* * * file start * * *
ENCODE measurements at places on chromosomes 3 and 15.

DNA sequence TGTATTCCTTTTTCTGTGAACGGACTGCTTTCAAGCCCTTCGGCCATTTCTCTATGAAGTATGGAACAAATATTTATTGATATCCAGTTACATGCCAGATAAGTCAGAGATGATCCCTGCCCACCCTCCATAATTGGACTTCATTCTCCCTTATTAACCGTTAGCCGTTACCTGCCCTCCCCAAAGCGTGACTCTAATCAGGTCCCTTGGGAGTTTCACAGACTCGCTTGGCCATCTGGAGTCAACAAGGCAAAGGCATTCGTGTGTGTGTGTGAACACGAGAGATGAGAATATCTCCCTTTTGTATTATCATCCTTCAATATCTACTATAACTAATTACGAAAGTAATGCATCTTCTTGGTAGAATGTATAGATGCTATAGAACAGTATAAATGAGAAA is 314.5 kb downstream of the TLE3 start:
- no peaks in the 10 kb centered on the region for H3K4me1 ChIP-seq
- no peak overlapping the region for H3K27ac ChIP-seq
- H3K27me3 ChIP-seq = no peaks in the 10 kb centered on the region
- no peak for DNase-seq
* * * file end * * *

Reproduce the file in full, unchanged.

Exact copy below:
ENCODE measurements at places on chromosomes 3 and 15.

DNA sequence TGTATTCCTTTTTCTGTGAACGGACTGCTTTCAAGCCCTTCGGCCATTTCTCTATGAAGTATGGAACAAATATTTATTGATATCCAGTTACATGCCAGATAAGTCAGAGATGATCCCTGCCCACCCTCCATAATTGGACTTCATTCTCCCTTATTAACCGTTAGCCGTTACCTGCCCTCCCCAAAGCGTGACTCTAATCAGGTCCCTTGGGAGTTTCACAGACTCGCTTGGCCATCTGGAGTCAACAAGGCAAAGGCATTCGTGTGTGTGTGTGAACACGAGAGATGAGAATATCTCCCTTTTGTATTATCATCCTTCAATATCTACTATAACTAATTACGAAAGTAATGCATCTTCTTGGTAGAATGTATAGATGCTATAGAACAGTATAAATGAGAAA is 314.5 kb downstream of the TLE3 start:
- no peaks in the 10 kb centered on the region for H3K4me1 ChIP-seq
- no peak overlapping the region for H3K27ac ChIP-seq
- H3K27me3 ChIP-seq = no peaks in the 10 kb centered on the region
- no peak for DNase-seq